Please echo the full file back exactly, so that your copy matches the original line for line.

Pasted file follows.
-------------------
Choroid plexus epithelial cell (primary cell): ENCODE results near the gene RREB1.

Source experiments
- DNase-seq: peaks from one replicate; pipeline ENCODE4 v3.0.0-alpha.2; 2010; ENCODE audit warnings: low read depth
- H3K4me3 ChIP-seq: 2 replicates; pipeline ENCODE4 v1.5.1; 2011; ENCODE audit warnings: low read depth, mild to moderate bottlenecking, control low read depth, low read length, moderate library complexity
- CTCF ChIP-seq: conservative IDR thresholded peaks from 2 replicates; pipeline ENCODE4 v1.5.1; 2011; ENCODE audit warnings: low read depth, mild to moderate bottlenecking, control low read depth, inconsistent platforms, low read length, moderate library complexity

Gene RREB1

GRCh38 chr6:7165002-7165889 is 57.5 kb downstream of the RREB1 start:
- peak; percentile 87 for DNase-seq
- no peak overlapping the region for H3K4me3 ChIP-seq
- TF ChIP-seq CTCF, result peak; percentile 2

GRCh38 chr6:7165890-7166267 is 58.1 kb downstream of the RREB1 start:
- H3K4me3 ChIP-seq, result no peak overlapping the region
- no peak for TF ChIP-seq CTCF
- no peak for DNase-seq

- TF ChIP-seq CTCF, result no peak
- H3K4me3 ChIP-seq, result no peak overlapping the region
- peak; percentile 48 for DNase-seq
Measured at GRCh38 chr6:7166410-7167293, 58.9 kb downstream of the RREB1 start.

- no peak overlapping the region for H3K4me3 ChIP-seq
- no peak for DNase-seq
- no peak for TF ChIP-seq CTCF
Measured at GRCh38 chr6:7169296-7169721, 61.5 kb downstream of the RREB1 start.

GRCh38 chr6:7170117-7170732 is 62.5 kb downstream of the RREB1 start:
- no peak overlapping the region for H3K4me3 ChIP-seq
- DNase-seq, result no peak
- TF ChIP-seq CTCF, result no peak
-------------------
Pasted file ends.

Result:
Choroid plexus epithelial cell (primary cell): ENCODE results near the gene RREB1.

Source experiments
- DNase-seq: peaks from one replicate; pipeline ENCODE4 v3.0.0-alpha.2; 2010; ENCODE audit warnings: low read depth
- H3K4me3 ChIP-seq: 2 replicates; pipeline ENCODE4 v1.5.1; 2011; ENCODE audit warnings: low read depth, mild to moderate bottlenecking, control low read depth, low read length, moderate library complexity
- CTCF ChIP-seq: conservative IDR thresholded peaks from 2 replicates; pipeline ENCODE4 v1.5.1; 2011; ENCODE audit warnings: low read depth, mild to moderate bottlenecking, control low read depth, inconsistent platforms, low read length, moderate library complexity

Gene RREB1

GRCh38 chr6:7165002-7165889 is 57.5 kb downstream of the RREB1 start:
- peak; percentile 87 for DNase-seq
- no peak overlapping the region for H3K4me3 ChIP-seq
- TF ChIP-seq CTCF, result peak; percentile 2

GRCh38 chr6:7165890-7166267 is 58.1 kb downstream of the RREB1 start:
- H3K4me3 ChIP-seq, result no peak overlapping the region
- no peak for TF ChIP-seq CTCF
- no peak for DNase-seq

- TF ChIP-seq CTCF, result no peak
- H3K4me3 ChIP-seq, result no peak overlapping the region
- peak; percentile 48 for DNase-seq
Measured at GRCh38 chr6:7166410-7167293, 58.9 kb downstream of the RREB1 start.

- no peak overlapping the region for H3K4me3 ChIP-seq
- no peak for DNase-seq
- no peak for TF ChIP-seq CTCF
Measured at GRCh38 chr6:7169296-7169721, 61.5 kb downstream of the RREB1 start.

GRCh38 chr6:7170117-7170732 is 62.5 kb downstream of the RREB1 start:
- no peak overlapping the region for H3K4me3 ChIP-seq
- DNase-seq, result no peak
- TF ChIP-seq CTCF, result no peak